History of Womens Boxing

Posted: 22nd November 2012 by wban100@aol.com in History, News Story
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“Chronological events that occurred in women’s boxing..”

      While women’s boxing can loosely trace it beginnings to London in the 1720’s, throughout the ensuing decades, there were various exhibitions and scattered bouts until the 1950’s when several fighters, most notably Barbara Buttrick, JoAnn Hagen (Verhaegen), and Phyllis Kugler staged professional fights. The sport rekindled again in the 1970s thanks to the efforts of several important trailblazers. The 1970’s, in particular, were highlighted by many women’s boxing “firsts” including many states lifting bans for women to box; issuing “first time” boxing licenses, sanctioning boxing matches; and the various commissions approving more than four rounds for women’s bouts.The history of women’s boxing has a rich collection of competitive and triumphant spirits.


London: First-staged women fights. The women would punch, use their feet and knee lifting/kicking to all parts of their opponents body. They also could maul, scratch and throw. This resulted in serious injury for either or both fighters. In other reports, in London in 1722 at the Boarded House, near what is now Oxford Circus, Elizabeth Wilkinson, the Cockney Championess, defeated Martha Jones.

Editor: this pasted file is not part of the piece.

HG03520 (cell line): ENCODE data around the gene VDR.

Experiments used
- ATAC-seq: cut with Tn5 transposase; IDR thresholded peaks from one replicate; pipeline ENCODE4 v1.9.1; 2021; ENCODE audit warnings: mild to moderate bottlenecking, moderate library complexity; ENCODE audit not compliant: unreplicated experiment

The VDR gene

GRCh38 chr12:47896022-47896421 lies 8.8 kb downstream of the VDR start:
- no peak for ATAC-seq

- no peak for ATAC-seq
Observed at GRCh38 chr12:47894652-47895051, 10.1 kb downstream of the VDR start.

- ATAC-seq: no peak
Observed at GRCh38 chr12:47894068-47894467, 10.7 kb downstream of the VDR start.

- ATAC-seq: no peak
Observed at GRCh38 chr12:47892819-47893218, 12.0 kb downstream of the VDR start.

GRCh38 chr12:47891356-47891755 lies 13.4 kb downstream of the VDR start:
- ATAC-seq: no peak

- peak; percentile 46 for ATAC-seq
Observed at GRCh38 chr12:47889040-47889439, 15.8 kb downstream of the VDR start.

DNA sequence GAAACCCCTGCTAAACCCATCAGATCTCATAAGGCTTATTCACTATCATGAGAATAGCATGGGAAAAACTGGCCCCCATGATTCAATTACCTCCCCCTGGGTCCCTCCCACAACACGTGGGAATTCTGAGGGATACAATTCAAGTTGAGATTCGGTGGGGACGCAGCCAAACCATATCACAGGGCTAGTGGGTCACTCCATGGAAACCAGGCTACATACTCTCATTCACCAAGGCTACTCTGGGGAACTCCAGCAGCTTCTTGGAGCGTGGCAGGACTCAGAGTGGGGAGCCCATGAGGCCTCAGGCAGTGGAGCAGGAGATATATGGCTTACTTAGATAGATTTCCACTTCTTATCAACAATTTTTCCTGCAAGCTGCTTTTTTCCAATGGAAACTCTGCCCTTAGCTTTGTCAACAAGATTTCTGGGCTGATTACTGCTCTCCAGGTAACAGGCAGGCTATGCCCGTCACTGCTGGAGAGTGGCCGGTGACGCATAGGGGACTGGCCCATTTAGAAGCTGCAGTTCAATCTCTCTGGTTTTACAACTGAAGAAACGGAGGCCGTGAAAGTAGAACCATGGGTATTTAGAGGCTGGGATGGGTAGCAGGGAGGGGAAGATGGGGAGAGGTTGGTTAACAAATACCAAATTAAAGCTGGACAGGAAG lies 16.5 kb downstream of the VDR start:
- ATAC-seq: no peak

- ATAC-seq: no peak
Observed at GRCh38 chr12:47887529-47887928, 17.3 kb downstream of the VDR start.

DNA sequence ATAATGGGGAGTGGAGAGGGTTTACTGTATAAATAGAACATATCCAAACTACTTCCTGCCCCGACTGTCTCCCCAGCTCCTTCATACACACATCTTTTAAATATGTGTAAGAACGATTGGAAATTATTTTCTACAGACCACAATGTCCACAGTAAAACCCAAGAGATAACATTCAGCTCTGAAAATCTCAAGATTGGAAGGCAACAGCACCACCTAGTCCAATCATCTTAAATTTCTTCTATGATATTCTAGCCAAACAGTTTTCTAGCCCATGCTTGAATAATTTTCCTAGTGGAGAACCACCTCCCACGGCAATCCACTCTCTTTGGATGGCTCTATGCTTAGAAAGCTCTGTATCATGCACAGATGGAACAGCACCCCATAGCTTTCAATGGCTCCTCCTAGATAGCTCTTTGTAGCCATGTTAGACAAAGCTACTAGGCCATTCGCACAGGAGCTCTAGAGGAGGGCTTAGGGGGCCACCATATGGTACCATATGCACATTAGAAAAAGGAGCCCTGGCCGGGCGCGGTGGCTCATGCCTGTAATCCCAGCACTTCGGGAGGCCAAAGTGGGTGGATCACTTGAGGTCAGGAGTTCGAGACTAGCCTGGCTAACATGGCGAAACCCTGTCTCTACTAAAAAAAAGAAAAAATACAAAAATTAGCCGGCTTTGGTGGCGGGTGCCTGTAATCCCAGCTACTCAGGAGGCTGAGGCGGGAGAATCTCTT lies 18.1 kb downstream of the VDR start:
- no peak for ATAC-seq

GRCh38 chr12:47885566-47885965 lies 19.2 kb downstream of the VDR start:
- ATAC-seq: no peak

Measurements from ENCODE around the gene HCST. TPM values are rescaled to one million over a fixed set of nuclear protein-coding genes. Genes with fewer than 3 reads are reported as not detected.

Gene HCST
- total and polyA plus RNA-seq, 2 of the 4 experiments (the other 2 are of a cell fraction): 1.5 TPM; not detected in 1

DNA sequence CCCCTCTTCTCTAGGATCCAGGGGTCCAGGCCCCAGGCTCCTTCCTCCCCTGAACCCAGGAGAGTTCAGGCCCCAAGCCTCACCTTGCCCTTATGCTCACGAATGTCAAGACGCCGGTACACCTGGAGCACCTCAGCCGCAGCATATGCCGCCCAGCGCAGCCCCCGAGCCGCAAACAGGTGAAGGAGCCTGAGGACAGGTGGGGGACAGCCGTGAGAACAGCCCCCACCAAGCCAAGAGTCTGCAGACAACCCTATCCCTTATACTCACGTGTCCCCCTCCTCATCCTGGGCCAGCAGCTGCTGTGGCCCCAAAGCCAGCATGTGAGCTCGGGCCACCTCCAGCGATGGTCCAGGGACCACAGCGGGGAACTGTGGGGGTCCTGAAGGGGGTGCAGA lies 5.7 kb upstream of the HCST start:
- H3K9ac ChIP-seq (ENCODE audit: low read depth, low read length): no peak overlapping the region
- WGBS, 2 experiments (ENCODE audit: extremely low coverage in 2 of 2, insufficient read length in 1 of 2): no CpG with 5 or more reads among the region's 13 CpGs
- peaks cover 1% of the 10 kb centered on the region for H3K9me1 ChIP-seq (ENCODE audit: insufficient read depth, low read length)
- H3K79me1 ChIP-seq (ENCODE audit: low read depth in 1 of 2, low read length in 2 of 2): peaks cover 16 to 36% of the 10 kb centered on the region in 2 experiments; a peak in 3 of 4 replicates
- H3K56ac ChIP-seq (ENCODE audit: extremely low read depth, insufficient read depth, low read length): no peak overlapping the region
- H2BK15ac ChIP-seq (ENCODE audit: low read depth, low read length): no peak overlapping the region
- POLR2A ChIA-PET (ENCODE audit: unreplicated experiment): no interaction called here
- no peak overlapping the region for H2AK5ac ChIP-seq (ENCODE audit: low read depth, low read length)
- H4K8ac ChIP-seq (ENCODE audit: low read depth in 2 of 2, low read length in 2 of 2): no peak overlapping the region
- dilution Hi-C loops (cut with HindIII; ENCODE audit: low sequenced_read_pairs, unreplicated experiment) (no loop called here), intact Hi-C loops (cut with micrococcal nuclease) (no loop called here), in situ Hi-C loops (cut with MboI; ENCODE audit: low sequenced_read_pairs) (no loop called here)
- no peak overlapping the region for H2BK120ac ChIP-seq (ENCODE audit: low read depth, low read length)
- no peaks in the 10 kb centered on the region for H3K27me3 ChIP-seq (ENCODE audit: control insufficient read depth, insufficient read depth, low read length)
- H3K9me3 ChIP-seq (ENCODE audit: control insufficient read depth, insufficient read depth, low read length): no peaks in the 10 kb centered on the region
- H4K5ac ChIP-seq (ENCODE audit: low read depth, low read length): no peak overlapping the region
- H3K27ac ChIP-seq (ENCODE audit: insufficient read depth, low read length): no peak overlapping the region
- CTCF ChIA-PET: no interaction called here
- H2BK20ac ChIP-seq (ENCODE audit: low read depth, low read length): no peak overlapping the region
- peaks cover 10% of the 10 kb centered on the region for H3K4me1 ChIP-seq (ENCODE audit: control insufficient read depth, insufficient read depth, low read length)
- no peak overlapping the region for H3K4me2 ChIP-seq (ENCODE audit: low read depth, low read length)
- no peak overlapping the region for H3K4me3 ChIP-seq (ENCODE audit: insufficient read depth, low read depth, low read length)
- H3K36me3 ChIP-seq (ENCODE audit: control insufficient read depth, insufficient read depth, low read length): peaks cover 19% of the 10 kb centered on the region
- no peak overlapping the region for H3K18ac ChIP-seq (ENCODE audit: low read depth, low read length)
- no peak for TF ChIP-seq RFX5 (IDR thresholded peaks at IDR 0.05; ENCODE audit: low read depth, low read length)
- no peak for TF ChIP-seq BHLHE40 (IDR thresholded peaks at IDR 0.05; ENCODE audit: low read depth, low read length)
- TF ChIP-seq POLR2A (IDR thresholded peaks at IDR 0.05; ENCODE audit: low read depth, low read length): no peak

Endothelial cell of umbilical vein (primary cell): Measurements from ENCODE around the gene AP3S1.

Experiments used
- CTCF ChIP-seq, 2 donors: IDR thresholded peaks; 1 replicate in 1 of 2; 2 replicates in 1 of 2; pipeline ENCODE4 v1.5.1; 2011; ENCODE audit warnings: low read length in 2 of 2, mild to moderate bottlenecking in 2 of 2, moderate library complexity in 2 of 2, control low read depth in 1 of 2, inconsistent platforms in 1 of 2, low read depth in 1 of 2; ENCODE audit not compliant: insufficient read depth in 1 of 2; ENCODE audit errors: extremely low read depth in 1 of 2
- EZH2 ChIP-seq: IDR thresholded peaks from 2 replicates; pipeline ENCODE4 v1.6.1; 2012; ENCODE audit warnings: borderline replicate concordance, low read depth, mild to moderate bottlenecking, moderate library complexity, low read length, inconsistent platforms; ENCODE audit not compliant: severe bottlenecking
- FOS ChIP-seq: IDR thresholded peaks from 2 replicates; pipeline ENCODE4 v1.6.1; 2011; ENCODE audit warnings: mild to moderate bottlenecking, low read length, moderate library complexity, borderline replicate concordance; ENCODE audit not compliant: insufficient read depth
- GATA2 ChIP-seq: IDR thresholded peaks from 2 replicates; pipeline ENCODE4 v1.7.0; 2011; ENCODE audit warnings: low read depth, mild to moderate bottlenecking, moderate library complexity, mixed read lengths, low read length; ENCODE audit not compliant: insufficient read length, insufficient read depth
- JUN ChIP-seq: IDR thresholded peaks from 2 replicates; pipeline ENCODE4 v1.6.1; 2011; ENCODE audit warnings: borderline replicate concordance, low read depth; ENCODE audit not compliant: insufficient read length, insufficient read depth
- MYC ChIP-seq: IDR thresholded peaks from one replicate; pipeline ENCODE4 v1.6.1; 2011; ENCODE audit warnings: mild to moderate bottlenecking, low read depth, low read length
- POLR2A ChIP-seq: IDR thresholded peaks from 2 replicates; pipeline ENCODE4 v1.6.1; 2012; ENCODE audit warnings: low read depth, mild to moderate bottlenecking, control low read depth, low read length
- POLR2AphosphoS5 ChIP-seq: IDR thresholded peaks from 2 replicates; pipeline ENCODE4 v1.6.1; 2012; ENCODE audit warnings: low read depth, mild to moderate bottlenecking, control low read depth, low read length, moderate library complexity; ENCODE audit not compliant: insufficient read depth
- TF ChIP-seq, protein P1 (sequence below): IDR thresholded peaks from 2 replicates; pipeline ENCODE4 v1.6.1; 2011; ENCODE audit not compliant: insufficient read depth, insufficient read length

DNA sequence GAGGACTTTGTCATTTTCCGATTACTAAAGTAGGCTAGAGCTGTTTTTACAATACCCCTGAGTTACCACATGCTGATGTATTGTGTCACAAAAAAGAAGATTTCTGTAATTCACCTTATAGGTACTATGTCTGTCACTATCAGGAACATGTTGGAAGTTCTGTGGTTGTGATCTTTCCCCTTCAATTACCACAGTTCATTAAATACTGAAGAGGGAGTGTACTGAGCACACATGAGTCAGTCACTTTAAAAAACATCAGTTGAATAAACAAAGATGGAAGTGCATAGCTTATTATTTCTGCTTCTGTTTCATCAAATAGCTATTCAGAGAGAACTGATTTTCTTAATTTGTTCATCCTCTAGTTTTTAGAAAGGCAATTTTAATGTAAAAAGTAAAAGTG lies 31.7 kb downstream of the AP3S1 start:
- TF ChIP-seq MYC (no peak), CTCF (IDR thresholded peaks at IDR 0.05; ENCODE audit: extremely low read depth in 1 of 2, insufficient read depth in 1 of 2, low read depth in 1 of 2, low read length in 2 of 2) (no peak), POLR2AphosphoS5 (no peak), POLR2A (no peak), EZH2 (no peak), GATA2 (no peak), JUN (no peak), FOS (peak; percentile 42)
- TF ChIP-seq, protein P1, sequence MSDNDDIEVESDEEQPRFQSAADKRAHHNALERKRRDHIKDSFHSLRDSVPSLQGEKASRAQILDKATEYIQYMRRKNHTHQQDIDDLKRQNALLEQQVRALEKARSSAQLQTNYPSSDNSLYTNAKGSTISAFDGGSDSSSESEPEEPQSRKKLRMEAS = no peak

Susan Cahn in “Coming on strong, gender and equality in 20th century sport” notes a match between Nell Saunders and Rose Harland in 1876 at Hills Theater in NYC. they supposedly fought for a silver butter dish. This was considered the first women’s match in the United States.


First regulations applied to the sport of boxing.


Boxing was introduced at the 1904 Olympic Games in St. Louis. Women’s boxing was a displayed event at the third Olympic games.


Boxing part of the physical training of young ladies in Boston.


La Mar receives FIRST boxing Licence in New Jersey, more to be posted soon.


Barbara Buttrick, one of the most famous women’s boxers of all-time, became the first female boxer to have her fight broadcast on national television.

January 1975